(2:28) Why the Cycle of Life and Death Should Inform Our Choices
Here Today. Gone Tomorrow.
Who can guarantee tomorrow? We have no idea what is around the corner, less still the length of our lifespan. We all know people whose death came out of the blue – not just sudden but at a young age.
‘How is it that you deny Allah, while you were lifeless and He gave you life; then He will make you die, and then He will make you live again, and then to Him you will be returned?’ (2:28)
We may not know how many days we have left, but we do know that we are alive right now. It may seem to be an obvious statement, but Allah Almighty’s rhetorical question (istifaam inkaari) directs our attention to our existence. He is telling us that we cannot take our life for granted. Indeed, we did not exist until He gave us life.
With that life comes choices. Those choices should be informed choices. For each choice has a consequence. Each decision and action either takes us closer to or further away from Allah Almighty’s mercy.
We can choose to reject Him and His guidance, and by consequence face eternal regret, or we can pick His path, leading to success and resultant eternal bliss. As we have the intellect to choose wisely, there is no reason to choose what will harm us. We have been blessed with so many favours that even if we did not choose the right thing out of self-interest, surely we would do out of gratitude, if we reflected on it.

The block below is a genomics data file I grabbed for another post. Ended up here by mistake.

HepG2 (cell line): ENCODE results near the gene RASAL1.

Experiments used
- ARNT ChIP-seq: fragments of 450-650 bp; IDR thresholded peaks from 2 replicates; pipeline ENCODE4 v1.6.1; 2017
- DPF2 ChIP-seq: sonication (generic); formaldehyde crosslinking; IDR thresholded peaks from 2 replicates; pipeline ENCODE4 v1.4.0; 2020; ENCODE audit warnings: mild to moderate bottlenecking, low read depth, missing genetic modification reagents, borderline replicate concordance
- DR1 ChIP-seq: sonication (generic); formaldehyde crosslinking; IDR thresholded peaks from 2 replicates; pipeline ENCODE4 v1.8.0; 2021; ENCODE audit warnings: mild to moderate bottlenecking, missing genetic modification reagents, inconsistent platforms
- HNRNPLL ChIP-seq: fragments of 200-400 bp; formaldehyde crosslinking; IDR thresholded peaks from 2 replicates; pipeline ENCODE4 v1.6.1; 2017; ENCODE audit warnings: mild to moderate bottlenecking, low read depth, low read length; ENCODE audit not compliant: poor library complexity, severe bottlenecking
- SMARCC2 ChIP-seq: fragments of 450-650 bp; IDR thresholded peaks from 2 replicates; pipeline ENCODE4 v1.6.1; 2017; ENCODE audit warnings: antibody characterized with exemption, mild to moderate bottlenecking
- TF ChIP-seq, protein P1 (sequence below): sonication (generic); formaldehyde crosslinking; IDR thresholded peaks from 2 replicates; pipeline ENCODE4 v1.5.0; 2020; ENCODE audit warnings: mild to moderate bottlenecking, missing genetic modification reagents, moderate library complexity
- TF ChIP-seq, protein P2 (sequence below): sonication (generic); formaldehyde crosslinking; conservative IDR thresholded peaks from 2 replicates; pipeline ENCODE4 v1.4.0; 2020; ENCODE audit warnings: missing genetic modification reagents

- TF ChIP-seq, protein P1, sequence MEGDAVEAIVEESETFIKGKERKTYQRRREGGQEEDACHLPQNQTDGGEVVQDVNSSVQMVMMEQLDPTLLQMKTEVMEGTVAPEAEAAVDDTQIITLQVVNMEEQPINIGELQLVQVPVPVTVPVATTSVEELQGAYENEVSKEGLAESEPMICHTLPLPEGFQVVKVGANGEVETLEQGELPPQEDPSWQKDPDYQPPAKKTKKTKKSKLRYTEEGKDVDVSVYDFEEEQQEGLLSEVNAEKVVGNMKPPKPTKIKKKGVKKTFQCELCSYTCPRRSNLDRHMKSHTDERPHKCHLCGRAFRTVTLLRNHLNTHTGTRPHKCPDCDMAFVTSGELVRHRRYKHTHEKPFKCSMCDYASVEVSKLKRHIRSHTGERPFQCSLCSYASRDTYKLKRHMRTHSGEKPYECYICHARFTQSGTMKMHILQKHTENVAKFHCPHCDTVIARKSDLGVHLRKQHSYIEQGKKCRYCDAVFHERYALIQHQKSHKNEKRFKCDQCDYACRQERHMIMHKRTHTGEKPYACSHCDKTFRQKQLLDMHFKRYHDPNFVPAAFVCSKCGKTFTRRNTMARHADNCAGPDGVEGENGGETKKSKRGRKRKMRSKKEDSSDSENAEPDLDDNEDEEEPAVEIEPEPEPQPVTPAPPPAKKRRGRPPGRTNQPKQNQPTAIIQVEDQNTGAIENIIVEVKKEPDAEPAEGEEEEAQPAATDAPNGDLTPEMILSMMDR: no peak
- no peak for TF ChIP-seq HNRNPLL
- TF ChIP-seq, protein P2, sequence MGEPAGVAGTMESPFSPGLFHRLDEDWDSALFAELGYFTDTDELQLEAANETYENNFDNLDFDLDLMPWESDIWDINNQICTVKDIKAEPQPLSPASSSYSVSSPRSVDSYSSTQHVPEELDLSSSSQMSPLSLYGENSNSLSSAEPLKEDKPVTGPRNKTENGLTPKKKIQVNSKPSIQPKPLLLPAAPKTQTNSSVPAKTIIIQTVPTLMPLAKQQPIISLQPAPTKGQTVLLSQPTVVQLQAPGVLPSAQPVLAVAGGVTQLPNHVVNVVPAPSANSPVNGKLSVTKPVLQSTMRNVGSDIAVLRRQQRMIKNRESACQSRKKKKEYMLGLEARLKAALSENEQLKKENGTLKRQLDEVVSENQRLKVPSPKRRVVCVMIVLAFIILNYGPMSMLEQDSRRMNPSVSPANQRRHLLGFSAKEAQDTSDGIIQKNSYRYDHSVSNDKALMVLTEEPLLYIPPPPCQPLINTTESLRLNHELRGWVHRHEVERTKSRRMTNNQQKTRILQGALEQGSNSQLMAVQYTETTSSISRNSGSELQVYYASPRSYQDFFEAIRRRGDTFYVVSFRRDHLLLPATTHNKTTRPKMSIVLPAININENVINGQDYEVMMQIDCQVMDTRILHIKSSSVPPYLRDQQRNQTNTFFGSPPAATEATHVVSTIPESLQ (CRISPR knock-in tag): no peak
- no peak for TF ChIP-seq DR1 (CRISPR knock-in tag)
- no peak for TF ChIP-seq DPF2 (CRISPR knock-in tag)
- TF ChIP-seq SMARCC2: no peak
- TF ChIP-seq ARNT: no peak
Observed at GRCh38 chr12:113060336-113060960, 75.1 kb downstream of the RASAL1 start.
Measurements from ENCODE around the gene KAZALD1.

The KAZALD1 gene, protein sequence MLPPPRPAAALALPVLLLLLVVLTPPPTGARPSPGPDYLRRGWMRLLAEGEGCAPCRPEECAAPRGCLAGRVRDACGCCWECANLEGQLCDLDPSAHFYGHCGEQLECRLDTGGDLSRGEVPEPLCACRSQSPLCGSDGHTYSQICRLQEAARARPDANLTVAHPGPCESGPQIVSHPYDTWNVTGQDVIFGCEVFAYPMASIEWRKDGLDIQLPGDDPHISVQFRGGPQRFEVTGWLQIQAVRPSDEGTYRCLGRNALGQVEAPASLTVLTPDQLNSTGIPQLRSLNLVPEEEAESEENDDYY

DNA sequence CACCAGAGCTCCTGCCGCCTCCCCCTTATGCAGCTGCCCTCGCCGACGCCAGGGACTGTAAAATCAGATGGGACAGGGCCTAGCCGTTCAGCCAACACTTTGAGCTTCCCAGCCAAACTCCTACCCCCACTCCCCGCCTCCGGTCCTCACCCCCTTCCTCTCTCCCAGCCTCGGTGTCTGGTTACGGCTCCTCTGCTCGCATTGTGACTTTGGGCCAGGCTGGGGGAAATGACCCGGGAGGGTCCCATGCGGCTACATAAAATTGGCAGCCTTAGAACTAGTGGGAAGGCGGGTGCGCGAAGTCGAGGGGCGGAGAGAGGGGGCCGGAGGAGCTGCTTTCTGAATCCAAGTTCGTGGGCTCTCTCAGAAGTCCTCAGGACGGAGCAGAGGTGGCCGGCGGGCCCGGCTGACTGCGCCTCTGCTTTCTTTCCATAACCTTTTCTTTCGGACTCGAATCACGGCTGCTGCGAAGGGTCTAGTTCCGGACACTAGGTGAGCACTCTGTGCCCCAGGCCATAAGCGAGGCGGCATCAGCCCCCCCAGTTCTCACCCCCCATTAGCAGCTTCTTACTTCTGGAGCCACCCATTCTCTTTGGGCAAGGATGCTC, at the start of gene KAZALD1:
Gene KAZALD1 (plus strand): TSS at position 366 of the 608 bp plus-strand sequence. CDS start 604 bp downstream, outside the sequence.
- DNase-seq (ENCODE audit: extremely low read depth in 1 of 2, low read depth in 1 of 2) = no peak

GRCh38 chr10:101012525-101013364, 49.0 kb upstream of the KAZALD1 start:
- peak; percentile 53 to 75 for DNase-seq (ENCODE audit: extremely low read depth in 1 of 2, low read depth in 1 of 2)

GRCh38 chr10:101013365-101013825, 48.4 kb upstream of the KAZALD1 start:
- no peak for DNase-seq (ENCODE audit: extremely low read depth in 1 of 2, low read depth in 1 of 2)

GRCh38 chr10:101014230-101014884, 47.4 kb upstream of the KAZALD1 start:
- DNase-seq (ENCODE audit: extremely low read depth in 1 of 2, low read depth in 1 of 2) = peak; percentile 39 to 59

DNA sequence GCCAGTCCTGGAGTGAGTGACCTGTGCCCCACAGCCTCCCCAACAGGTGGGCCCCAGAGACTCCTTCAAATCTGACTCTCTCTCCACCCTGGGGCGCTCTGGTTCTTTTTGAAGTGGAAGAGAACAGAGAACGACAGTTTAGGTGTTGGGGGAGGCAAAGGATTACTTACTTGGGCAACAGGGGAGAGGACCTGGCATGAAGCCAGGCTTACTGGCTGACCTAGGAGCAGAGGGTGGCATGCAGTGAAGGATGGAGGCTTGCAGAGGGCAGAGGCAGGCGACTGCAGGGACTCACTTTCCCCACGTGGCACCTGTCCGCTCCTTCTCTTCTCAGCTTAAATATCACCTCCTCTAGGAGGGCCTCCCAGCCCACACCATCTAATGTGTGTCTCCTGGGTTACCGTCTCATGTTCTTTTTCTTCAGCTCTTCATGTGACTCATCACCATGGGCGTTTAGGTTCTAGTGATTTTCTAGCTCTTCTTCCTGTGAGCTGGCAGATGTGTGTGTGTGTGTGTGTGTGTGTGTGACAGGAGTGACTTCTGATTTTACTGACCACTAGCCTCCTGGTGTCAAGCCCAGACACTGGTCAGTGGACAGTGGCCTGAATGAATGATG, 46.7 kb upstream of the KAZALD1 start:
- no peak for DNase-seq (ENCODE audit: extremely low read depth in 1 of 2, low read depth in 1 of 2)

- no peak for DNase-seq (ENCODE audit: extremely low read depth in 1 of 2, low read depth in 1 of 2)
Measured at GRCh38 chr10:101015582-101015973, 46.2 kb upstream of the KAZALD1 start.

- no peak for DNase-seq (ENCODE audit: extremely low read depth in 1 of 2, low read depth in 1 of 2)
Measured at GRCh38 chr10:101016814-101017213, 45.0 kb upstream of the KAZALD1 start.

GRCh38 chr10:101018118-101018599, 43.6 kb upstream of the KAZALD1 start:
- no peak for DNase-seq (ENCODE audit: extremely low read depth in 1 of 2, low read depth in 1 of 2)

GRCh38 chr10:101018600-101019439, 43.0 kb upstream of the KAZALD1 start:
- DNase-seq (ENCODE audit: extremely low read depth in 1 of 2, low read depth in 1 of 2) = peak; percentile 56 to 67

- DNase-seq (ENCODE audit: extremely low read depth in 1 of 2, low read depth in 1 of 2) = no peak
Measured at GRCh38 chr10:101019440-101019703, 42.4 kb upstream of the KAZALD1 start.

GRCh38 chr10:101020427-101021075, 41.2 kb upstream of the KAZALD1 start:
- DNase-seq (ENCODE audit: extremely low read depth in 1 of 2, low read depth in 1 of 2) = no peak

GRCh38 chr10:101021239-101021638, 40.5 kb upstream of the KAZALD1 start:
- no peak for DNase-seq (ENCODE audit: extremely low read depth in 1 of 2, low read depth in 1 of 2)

Allah Almighty is asking to ponder on it. Reminding us that there was a purpose for our creation and an expectation of what we would do with the blessing of life that we were given.
That reminder of our transience is constant; it is present within the rhythm of our day. We see the cycle of non-existence, life, death, and return to Allah in its minor form on a daily basis. When we sleep it is a minor death. There is no certainty that we will even wake up. Therefore we recite the following dua before sleep:
‘With Your Name my Lord, I lay myself down; and with Your Name I rise And if my soul You take, have mercy on it, and if You send it back then protect it as You protect Your righteous slaves.’
We also use the words ‘insha’Allah’ whenever we talk about a future plan, because we simply do not know whether that plan will come to fruition or not without Allah Almighty’s leave.
Our takeaway lesson is to be grateful and to show our gratitude through making the choices that bring us closer to Allah rather than further away from Him.
I think, therefore I am. I am, therefore I ought to do what’s right.
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